Sixteen years ago, Michigan voters rejected the chance to hold a constitutional convention. On Nov. 2, 2010, the outcome was the same. Many may have voted against the measure because of the high expenses involved and the ominous threat of another blow to the University’s funding. And these reasons may hold some validity. But I think that the University of Michigan, other state universities and community colleges missed an opportunity to come together and have students’ voices be heard.
This year, I ran for the University’s Board of Regents with the ambition of collecting 30,000 signatures in three weeks. While a seemingly impossible goal, I tried my best and successfully spread awareness for the need to have a student’s voice on the Board of Regents. While the goal was never reached, the positive feedback was encouraging. Someone told me that “having no student on the board would be like Meijer having no customer service. How would Meijer know if it was doing everything right?” This person brought up a good point. How can the Board of Regents truly know whether or not their decisions are beneficial for students?
I’m not suggesting a student takeover of the Board of Regents, three spots for students or the elimination of this governing body, but rather one voting student regent. Just one. Not just for the University, but for every public university in Michigan. Imagine the University of Michigan, Michigan State University, Wayne State University, Grand Valley State University, Western Michigan University and many other outstanding educational institutions in Michigan having one student on their governing board. While these officials are either elected or appointed by the governor, the constitutional convention was our — the thousands of college students across Michigan — missed opportunity.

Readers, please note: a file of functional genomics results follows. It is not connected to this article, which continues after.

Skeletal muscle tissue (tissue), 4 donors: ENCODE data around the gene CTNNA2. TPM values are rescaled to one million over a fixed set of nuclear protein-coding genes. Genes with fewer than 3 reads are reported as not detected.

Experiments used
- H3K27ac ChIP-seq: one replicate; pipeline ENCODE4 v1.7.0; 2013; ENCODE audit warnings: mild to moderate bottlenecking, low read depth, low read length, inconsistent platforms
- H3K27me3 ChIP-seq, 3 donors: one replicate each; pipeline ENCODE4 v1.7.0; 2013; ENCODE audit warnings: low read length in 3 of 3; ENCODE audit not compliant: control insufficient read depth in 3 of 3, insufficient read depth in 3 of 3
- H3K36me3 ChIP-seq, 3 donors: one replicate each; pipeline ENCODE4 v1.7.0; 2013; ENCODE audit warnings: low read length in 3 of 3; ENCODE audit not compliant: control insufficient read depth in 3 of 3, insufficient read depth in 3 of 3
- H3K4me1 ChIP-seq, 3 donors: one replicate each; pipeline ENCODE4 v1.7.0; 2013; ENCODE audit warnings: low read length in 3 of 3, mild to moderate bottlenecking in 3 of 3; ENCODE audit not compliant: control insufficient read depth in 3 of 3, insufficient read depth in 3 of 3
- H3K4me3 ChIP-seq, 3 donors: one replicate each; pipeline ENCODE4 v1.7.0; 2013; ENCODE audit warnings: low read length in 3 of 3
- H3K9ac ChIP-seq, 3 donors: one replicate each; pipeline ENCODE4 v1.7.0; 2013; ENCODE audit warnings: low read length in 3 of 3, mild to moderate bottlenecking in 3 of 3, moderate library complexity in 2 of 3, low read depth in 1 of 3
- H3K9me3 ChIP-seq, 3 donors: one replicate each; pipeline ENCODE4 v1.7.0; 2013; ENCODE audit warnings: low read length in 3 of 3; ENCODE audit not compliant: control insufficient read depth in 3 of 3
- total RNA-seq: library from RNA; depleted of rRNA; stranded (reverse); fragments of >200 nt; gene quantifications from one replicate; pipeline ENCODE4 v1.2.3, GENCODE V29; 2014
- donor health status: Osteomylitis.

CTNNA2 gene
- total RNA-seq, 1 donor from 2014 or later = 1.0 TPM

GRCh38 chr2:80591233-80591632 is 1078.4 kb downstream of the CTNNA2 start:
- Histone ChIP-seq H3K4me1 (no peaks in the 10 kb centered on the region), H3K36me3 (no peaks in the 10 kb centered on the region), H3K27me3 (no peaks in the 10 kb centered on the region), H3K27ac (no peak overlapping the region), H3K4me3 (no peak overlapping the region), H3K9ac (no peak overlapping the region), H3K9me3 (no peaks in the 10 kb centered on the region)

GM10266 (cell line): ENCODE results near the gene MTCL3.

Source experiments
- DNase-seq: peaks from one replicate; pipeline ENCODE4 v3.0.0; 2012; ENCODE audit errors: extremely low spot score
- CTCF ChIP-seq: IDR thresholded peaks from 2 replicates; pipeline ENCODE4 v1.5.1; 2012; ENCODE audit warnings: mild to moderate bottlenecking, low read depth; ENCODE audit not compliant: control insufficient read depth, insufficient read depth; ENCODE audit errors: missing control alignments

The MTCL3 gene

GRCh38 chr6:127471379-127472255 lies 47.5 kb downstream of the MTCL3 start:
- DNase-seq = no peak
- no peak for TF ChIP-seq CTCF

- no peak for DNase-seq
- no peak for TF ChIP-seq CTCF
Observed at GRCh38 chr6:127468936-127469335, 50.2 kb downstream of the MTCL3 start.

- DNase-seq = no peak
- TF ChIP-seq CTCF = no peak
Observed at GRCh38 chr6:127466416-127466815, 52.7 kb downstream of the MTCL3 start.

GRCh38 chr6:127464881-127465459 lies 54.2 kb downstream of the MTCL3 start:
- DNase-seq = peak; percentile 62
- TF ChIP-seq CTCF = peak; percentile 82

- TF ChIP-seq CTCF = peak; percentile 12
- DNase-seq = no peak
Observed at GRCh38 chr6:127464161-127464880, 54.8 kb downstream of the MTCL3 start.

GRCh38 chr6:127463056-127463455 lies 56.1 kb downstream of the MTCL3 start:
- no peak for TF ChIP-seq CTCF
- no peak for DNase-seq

The most salient reason for a student board member is the unique and refreshing perspective it brings to many discussions. Currently, inadequate — but appreciated — efforts are made to incorporate students’ voices at board meetings. There may be time for public comment and sending a letter, but students must be engaged in meaningful dialogue.
A student regent could give insights on issues that are on the minds of the people the board serves. This student would see first-hand the impact of a tuition increase or implementation of a new policy and could submit ideas that may not normally be discussed. The feedback given during participation in a board discussion would improve both the governance of the university and the institution holistically.
This would also give student representatives priceless leadership experience, something I wish could be granted to every student to better prepare a new generation of leaders. Student representatives would learn communication skills and gain valuable leadership experience.
Student representatives would close a void between the students and administration. Welcoming a student on the board would increase awareness about campus issues and hopefully start new dialogue among students. Certainly, these meetings are within public domain, but to the students, there is such a disconnect that the meeting might as well be held in the dark. Students deserve a meaningful engagement with their university’s governing body.
The University of California has a student regent. The University of Texas has a non-voting student regent. Michigan should be the first state in which each university and community college has a student regent. Proposal 1 would have been our key to unlocking this opportunity. With the exploration of our out-dated constitution, students across the state could rally, send letters and petition for an amendment to add student representation to elected university boards. This isn’t possible now, but students must continue to look forward.
Now is the time to start something that may be iconoclastic, coming together as college campuses to fight for representation. Students should create a ballot proposal to be voted on by Michigan citizens that amends the state constitution to read: “Every state-funded university and community college will have one voting student representative.” While the process to select that student may bring about new debate, the fundamental issue must be resolute. The students’ voice must be heard.
Let’s call our newly elected representatives and leaders, petition at every university and community college and spread the word. Let’s gather the necessary support and signatures to place a proposition in an upcoming election to amend the constitution for a change that can benefit students and the state schools.
Simon Boehme is an LSA freshman.